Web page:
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AIST Researchers Propose Hydrous Hydrazine for On-Board Hydrogen Storage

Time-course plots for the decomposition of hydrazine in aqueous solutions in the presence of different metal nanoparticles. The inset shows a TEM image of Rh(0) NPs and the corresponding SAED (selected area electron diffraction) pattern. Credit: ACS. Click to enlarge.

Researchers at Japan’s National Institute of Advanced Industrial Science and Technology (AIST) have found that found that Rhodium (Rh) nanoparticles (NPs) are highly active for catalytic decomposition of hydrous hydrazine to generate hydrogen and nitrogen under aqueous and ambient reaction conditions.

Their results, wrote the researchers in a paper published online in the ACS Journal of the American Chemical Society, offer a new prospect for an on-board hydrogen storage system. The team is currently working on improving the catalytic activity and selectivity.

Anhydrous hydrazine (N2H4), is a liquid at room temperature and has a hydrogen content as high as 12.5 wt%. However, in addition to being toxic, anhydrous hydrazine is also explosive when exposed to a metal catalyst. Hydrous hydrazine such as hydrazine monohydrate, while containing less hydrogen (7.9 wt%), is more stable.

...hydrous hydrazine might be a promising hydrogen carrier for storage and transportation that has the distinct advantages of easy recharging, the availability of the current infrastructure of liquid fuels for recharging, and the production of only nitrogen (which does not need recycling) in addition to hydrogen. In this context, the development of efficient and selective catalysts for H2 generation from hydrous hydrazine is of critical importance.

—Singh et al.

The researchers examined the catalytic activities of Co, Ru, Ir, Cu, Ni, Fe, Pt, and Pd NPs under conditions analogous to those for the Rh NPs and found that the catalytic activity and selectivity strongly depend on the catalyst used, with Rh outperforming all the others.

They speculated that the observed enhancement in catalytic activity of the Rhodium might be due to the modification of metal particles during the synthetic process, which could presumably control the efficacy of the catalyst.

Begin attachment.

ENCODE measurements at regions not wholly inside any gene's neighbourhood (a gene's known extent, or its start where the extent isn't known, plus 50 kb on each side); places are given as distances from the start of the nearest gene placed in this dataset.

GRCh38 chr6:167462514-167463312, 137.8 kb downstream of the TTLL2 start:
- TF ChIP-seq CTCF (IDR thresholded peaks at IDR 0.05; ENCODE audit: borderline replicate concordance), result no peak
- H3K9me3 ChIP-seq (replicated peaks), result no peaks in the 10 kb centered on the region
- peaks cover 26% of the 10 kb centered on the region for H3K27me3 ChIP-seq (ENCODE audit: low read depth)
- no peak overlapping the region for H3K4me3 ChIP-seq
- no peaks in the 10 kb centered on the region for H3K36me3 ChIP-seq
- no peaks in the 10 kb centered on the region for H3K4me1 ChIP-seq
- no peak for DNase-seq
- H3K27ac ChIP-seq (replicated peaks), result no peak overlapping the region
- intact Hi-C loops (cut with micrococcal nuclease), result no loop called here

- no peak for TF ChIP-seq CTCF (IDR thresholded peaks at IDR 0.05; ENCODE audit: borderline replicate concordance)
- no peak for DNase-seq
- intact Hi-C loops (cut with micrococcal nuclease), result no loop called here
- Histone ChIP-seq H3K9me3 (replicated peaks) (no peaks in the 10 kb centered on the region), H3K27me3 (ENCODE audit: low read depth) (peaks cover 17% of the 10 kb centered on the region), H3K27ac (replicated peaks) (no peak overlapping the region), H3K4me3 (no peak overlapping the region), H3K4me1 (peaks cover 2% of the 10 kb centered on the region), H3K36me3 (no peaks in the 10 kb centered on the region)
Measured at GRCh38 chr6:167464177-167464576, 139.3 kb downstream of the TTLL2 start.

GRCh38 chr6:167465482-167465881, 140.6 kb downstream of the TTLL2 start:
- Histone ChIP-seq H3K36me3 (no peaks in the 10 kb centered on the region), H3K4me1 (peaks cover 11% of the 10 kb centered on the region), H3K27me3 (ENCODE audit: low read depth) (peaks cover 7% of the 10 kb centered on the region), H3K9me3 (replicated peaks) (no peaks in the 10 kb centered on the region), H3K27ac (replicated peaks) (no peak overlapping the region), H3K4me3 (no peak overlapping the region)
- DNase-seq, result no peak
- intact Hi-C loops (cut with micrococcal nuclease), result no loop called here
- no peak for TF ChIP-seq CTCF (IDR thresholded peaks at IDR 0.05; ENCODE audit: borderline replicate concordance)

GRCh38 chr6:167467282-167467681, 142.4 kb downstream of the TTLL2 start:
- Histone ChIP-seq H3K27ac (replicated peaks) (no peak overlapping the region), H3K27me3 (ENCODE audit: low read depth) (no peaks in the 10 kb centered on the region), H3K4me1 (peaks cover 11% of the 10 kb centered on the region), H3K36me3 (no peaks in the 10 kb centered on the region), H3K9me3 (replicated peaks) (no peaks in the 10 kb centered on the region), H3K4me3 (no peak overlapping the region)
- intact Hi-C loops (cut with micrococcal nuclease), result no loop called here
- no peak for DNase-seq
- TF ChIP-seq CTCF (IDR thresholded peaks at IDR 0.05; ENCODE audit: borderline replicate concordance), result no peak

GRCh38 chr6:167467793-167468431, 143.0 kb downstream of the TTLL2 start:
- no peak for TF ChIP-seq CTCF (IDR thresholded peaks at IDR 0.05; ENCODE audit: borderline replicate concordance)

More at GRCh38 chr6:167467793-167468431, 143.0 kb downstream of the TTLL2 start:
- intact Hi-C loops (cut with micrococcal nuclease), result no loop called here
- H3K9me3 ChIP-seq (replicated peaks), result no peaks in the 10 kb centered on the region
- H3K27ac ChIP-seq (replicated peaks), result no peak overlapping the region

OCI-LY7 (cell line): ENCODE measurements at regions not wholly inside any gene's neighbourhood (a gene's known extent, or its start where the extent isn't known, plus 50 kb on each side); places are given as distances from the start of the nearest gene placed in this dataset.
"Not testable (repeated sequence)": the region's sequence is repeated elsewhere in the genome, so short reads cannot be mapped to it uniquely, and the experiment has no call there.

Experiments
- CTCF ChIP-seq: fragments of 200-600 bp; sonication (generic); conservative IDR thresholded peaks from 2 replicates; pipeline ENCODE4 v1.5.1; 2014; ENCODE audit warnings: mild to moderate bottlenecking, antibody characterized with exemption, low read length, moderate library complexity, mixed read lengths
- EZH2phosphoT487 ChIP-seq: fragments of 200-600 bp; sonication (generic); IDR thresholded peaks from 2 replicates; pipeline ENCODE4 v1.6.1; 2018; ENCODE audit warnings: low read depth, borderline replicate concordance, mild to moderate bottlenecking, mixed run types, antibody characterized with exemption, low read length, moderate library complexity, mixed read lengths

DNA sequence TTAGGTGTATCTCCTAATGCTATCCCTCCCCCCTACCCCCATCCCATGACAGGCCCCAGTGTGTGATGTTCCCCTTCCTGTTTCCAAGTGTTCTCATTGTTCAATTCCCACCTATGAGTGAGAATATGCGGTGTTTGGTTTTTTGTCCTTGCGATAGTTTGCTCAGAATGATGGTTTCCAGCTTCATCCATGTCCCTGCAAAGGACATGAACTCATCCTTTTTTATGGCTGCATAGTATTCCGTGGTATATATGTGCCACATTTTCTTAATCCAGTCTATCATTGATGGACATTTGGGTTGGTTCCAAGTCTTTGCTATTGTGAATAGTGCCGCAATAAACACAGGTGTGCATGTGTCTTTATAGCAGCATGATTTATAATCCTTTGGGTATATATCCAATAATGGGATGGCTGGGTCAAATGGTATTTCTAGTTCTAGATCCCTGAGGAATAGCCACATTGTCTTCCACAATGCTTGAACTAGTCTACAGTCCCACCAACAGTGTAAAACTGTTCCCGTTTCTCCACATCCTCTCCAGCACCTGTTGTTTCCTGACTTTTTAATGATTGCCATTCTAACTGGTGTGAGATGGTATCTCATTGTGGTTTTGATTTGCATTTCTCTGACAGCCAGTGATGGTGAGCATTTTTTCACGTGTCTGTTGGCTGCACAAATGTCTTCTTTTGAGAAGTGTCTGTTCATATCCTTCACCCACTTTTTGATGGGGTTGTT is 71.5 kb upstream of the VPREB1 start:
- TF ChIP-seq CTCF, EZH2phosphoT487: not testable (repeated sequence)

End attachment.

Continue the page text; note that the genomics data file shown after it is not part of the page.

The fact that the catalytic activity and selectivity strongly depend on the catalyst used inspires us to search for more efficient and selective catalysts for this promising system.

—Singh et al. (2009)

Performance data from Acta hydrazine direct fuel cell. Source: Acta. Click to enlarge.

Direct hydrazine fuel cell. Anglo-Italian catalyst maker Acta (earlier post), among others, has recently proposed using hydrazine directly in a fuel cell for automotive or portable applications. (Hydrazine fuel cells were developed much earlier for use in defense and aerospace applications.)

In 2007, Acta demonstrated performance with hydrazine fuel in alkaline membrane fuel cells up to 40% higher than previously reported best in class.

Alkaline exchange membrane fuel cells are similar to proton-exchange membrane (PEM) fuel cells, but the membranes transport hydroxide ions instead of protons.


  • Sanjay Kumar Singh, Xin-Bo Zhang, and Qiang Xu (2009) Room-Temperature Hydrogen Generation from Hydrous Hydrazine for Chemical Hydrogen Storage. J. Am. Chem. Soc. doi: 10.1021/ja903869y

  • Koji Yamadaa, Kazuaki Yasuda, Naoko Fujiwarab, Zyun Siromab, Hirohisa Tanakaa, Yoshinori Miyazakib and Tetsuhiko Kobayashib (2003) Potential application of anion-exchange membrane for hydrazine fuel cell electrolyte. Electrochemistry Communications Volume 5, Issue 10 Pages 892-896 doi: 10.1016/j.elecom.2003.08.015



Straight hydrazine is really, really nasty stuff. Used in the reaction control system of the space shuttle. After landing, the shuttle sits on the runway until a hazmat team has transferred any remaining hydrazine to safe storage and certified that there are no fumes wafting around.

I don't know anything about hydrazine monohydrate. Perhaps the water molecule changes its properties enough to make it safe. But safety would be at the top of my issues list for anybody proposing to use it.

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